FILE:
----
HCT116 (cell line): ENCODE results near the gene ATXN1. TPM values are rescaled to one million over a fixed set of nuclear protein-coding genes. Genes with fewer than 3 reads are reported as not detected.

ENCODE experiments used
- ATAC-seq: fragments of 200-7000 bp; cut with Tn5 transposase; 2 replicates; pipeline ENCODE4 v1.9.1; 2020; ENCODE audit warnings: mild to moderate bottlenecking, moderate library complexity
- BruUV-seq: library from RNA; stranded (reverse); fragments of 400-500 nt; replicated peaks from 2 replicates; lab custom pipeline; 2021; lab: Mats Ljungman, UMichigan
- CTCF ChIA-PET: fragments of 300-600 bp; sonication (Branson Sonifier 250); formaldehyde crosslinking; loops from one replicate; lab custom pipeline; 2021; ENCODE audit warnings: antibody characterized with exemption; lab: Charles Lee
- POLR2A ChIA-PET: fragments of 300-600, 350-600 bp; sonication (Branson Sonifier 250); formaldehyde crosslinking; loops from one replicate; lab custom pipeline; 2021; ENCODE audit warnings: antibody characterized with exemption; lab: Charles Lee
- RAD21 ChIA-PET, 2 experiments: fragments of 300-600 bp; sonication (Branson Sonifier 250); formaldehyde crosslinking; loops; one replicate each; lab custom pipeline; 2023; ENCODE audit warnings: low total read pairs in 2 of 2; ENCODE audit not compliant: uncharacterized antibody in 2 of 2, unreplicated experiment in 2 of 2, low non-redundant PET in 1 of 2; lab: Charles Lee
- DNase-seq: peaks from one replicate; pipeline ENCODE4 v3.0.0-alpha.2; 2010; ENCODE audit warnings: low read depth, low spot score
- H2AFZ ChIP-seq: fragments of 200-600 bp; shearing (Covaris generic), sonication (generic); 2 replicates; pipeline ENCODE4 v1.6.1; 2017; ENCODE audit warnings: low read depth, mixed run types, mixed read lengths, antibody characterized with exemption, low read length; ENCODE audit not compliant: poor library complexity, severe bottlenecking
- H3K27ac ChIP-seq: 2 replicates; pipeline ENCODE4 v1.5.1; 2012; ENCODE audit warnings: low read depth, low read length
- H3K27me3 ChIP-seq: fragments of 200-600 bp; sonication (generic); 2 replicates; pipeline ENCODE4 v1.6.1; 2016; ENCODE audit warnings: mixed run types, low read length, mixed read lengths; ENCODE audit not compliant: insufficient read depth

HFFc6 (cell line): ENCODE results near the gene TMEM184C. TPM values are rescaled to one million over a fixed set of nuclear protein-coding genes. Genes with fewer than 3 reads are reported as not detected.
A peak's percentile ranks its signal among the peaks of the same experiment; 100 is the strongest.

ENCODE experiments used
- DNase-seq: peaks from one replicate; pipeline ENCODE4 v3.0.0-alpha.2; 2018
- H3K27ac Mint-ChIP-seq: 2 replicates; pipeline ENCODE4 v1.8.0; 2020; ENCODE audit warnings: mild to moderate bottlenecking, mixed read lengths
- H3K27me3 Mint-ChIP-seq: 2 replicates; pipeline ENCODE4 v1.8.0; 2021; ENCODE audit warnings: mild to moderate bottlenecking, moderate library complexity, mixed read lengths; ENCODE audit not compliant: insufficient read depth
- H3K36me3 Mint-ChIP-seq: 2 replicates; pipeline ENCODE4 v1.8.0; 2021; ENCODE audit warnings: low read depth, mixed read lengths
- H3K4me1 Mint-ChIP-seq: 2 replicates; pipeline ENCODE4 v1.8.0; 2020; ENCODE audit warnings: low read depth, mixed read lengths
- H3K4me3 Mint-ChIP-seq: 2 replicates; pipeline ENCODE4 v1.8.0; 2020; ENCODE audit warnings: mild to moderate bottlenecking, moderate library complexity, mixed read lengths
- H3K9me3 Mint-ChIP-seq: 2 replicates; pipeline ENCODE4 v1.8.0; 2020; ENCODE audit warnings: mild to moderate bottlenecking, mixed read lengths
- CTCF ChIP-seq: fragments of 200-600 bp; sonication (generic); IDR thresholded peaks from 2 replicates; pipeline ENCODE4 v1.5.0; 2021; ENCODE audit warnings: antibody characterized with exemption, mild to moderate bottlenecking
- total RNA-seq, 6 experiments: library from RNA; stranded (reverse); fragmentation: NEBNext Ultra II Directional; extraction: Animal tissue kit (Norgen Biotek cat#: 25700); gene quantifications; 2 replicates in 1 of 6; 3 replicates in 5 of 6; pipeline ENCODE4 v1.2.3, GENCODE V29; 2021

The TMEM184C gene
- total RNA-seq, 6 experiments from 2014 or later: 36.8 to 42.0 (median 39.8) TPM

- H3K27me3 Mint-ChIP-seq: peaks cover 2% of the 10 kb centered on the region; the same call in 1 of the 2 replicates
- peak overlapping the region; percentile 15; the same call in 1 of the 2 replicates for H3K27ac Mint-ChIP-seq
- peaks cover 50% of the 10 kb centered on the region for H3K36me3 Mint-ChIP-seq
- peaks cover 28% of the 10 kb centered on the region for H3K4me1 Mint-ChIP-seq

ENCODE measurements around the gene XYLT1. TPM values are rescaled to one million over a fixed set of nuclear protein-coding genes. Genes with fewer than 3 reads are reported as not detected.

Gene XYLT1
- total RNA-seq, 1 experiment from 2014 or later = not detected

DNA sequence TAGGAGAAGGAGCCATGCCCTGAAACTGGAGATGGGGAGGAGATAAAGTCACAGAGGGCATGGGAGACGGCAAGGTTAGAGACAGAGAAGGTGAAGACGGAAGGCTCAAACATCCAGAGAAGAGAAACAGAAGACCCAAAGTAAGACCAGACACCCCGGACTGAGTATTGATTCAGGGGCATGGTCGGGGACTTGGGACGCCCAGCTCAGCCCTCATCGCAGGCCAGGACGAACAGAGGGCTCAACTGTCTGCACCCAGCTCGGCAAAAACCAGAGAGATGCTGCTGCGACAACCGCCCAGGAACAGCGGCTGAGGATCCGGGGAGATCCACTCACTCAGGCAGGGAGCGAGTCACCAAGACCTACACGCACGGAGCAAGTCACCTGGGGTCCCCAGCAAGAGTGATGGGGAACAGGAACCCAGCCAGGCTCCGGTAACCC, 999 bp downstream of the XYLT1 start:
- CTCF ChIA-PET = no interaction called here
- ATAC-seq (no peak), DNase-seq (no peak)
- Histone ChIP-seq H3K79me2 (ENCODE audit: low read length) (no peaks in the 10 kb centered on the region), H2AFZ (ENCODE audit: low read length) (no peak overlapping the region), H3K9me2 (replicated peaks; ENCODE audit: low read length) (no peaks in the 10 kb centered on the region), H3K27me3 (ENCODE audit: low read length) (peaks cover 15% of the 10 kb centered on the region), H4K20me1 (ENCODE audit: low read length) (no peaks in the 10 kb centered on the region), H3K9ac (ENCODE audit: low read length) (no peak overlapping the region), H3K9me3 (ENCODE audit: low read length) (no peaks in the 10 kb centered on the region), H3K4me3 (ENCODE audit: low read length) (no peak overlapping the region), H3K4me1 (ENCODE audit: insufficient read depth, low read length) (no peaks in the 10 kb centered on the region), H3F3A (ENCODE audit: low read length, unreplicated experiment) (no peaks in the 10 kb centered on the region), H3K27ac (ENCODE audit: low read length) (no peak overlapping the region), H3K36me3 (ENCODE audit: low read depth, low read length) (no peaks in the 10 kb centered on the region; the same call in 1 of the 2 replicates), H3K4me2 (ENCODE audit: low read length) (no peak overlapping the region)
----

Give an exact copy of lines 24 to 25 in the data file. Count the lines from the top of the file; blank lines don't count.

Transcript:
The TMEM184C gene
- total RNA-seq, 6 experiments from 2014 or later: 36.8 to 42.0 (median 39.8) TPM